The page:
1997 - Balanced Budget Act of 1997 (P.L. 105-33) established the State Children's Health Insurance Program (SCHIP) to expand health insurance coverage for low-income children not covered by Medicaid.  It:

  •   authorized the Social Security Administration to make redeterminations of childhood SSI recipients who attain age 18 using adult disability criteria one year after they turn 18;
  •   provided that states must continue Medicaid coverage for disabled children who were receiving SSI benefits as of August 22, 1996 and would have been eligible except their eligibility terminated because they did not meet the new SSI childhood disability criteria;
  •   permitted states to allow workers with disabilities whose family income is less than 250% of poverty to buy into Medicaid (and pay premiums based on sliding scale of income);
  •   eliminated the requirement of prior institutionalization with respect to habilitation services provided under the Medicaid Home and Community-Based Waiver;
  •  directed the Secretary in consultation with specified organizations to conduct a study of Medicaid's EPSDT program;
  •  permitted states to mandate adults (including adults with disabilities into Medicaid managed care by an amendment to state Medicaid plan and not having a waiver approved; exempted SSI eligible kids, certain foster care and adopted kids and certain Native Americans; and directed the Secretary to undertake a study of any special challenges of serving children with special health care needs and chronic conditions in Medicaid managed care.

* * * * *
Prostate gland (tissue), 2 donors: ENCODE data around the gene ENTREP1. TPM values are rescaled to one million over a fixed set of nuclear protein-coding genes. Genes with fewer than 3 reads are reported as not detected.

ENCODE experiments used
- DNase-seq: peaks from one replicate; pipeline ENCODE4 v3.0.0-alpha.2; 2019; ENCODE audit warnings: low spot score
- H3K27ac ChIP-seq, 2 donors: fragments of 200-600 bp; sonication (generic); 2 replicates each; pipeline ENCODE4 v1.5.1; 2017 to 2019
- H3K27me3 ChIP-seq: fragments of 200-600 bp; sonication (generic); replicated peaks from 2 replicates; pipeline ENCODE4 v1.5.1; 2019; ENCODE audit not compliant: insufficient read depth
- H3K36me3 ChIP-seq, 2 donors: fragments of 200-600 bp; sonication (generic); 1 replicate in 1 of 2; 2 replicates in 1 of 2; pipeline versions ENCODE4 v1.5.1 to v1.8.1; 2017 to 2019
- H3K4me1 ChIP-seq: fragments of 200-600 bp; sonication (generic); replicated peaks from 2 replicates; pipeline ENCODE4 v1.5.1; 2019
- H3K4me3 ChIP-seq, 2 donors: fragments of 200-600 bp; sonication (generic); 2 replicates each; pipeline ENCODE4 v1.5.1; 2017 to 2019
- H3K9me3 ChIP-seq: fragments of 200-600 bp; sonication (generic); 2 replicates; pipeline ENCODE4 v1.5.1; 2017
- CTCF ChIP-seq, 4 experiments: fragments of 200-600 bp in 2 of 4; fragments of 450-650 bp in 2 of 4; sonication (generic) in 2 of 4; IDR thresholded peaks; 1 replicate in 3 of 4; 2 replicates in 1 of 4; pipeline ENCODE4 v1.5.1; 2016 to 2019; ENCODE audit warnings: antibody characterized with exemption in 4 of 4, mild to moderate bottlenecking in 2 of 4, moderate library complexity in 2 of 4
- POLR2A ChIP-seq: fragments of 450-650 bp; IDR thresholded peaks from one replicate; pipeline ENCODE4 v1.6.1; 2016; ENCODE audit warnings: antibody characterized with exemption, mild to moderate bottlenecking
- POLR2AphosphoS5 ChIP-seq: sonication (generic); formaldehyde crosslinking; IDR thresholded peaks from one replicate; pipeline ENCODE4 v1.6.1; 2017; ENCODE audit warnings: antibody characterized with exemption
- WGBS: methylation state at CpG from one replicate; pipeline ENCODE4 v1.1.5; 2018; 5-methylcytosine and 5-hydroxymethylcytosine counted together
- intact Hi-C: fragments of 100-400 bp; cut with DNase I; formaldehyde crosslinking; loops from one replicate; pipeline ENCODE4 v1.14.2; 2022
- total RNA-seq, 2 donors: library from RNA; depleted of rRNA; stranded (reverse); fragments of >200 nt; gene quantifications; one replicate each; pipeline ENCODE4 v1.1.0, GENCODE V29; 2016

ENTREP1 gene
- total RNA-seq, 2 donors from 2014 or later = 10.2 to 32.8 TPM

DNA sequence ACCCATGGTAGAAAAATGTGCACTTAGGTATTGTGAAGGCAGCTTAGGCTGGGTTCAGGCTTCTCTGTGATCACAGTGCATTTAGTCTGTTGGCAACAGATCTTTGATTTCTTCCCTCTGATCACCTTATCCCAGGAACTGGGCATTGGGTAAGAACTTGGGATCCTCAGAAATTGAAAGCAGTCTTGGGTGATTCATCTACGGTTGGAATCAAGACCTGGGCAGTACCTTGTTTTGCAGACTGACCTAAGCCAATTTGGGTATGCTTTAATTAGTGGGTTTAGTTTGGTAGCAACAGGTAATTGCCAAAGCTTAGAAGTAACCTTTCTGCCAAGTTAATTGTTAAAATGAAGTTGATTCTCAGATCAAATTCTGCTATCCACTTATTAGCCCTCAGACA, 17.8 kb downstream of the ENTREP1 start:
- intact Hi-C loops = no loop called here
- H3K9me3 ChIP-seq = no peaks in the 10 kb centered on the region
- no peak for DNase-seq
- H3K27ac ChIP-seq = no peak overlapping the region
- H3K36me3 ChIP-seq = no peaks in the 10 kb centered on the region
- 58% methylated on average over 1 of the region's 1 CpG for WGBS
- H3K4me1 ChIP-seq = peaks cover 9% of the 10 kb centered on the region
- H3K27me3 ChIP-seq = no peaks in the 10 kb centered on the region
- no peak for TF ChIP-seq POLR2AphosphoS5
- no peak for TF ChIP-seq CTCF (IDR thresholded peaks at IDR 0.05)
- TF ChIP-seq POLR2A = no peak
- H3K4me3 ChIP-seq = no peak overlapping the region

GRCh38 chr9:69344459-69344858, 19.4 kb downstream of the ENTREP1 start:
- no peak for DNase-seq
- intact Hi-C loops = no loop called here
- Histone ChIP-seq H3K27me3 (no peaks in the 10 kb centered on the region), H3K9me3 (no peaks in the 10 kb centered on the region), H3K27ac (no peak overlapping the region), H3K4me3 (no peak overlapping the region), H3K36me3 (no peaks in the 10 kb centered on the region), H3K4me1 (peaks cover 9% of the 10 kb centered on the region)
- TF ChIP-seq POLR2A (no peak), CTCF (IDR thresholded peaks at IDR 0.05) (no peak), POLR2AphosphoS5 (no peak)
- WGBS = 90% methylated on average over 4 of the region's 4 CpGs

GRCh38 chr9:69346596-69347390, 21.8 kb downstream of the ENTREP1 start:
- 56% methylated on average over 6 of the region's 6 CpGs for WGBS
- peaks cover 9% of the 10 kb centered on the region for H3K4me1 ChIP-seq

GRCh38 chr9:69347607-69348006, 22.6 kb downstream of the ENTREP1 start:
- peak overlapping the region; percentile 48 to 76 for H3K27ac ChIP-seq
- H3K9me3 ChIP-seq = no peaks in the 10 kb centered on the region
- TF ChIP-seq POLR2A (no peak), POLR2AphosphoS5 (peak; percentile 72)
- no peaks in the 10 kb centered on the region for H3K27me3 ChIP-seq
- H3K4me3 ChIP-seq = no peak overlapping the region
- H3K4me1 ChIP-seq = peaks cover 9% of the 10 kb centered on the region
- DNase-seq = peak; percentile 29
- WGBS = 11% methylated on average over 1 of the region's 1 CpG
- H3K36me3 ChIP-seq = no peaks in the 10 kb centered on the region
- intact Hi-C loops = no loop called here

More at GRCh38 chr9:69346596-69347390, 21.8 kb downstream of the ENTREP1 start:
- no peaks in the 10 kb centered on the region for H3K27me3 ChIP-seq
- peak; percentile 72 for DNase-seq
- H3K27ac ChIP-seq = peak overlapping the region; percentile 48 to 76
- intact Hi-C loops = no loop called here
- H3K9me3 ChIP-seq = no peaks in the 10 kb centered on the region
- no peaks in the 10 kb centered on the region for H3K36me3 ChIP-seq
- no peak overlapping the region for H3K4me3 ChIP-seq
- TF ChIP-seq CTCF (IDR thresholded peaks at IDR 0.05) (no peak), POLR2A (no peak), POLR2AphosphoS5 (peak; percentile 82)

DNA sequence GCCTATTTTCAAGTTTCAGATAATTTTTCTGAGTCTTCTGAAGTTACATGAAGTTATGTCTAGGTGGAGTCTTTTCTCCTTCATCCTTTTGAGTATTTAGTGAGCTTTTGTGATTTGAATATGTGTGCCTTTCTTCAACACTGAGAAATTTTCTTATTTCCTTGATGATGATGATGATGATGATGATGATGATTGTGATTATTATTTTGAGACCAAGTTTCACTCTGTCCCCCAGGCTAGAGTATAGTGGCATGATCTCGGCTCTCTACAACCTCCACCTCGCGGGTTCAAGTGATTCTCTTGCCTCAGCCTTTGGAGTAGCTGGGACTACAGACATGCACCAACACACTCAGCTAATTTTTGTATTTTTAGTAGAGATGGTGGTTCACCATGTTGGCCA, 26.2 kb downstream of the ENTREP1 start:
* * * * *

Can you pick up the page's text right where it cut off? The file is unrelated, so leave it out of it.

1998 * Workforce Investment Act (WIA) (P.L. 105-220) was passed, consolidating several employment and training programs including the Rehabilitation Act into statewide systems of workforce development partnerships.  Cooperative partnerships are required in order to create the statewide workforce development systems.  Within the Rehabilitation Act, consumer choice is enhanced and the State Rehabilitation Advisory Council is renamed the State Rehabilitation Council and given expanded responsibilities to work with the state agency to jointly develop, agree to, and review state goals and priorities.

 

1999 -  Ticket to Work and Work Incentives Improvement Act (WIIA) (P.L. 106-170) was passed.  It establishes a Ticket to Work and Self-Sufficiency Program to provide SSDI and SSI beneficiaries with a ticket they can use to obtain vocational rehabilitation services, employment services, and other support services from an employment network of their choice.  It includes an array of provisions to eliminate Social Security and Medicaid disincentives to employment, and to promote the development of supports and incentives for persons with disabilities to work.

 

Note: I have assembled this listing from several different sources and fully expect it includes some inconsistencies or errors.  I welcome any corrections, or suggestions for other laws or provisions which should be noted.

           

    T. Haworth

January 24, 2000

          hawortht@state.mi.us             

 

 

(* identifies items specific to the legislative history of the Rehabilitation Act.)

Related Content
 •  VISION AND VALUES
 •  Project Evaluation for MRS Grants Program Applicants and Recipients PDF icon
QR code

Michigan.gov Home
Michigan NewsMichigan.gov Survey


Copyright © 2001-2014 State of Michigan